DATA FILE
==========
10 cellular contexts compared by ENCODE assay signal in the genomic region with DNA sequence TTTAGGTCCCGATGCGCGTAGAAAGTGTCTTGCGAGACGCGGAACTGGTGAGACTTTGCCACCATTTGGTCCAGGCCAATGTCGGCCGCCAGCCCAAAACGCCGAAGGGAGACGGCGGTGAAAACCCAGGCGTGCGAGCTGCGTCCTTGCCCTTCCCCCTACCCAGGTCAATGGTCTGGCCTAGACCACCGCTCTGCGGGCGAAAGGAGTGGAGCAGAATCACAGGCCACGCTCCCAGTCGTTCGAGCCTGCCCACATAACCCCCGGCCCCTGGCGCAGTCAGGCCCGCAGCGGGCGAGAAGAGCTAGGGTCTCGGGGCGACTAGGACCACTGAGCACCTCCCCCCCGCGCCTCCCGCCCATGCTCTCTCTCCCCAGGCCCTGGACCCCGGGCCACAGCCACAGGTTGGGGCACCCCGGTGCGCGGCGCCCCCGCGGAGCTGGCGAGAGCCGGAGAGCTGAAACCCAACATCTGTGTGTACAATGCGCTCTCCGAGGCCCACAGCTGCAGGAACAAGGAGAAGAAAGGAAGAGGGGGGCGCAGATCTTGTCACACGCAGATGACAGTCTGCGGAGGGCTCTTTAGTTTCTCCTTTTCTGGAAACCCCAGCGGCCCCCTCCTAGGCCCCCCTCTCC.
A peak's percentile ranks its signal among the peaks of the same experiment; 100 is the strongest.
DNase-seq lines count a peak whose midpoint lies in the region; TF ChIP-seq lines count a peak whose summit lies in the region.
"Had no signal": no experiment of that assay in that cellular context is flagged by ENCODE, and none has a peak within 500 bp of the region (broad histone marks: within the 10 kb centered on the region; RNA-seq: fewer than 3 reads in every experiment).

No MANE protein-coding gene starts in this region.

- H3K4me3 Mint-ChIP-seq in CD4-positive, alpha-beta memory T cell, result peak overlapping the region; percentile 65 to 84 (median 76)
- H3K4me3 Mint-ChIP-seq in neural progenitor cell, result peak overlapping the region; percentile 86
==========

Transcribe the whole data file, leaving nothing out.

10 cellular contexts compared by ENCODE assay signal in the genomic region with DNA sequence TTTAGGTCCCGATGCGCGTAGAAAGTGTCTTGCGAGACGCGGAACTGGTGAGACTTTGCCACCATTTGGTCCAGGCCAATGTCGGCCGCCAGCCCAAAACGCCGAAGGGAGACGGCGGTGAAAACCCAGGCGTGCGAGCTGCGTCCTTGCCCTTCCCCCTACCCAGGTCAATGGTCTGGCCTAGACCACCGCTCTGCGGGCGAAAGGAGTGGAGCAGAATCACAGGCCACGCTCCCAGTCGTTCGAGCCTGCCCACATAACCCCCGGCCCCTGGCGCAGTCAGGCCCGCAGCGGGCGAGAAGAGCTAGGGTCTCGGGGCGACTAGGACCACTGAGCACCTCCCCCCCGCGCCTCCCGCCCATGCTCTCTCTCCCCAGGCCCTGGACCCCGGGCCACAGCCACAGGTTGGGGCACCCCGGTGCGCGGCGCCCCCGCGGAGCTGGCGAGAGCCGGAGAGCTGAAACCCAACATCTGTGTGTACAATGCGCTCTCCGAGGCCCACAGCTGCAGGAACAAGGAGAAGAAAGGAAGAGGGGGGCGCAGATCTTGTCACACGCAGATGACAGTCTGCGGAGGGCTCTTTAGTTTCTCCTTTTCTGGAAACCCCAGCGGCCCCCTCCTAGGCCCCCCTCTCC.
A peak's percentile ranks its signal among the peaks of the same experiment; 100 is the strongest.
DNase-seq lines count a peak whose midpoint lies in the region; TF ChIP-seq lines count a peak whose summit lies in the region.
"Had no signal": no experiment of that assay in that cellular context is flagged by ENCODE, and none has a peak within 500 bp of the region (broad histone marks: within the 10 kb centered on the region; RNA-seq: fewer than 3 reads in every experiment).

No MANE protein-coding gene starts in this region.

- H3K4me3 Mint-ChIP-seq in CD4-positive, alpha-beta memory T cell, result peak overlapping the region; percentile 65 to 84 (median 76)
- H3K4me3 Mint-ChIP-seq in neural progenitor cell, result peak overlapping the region; percentile 86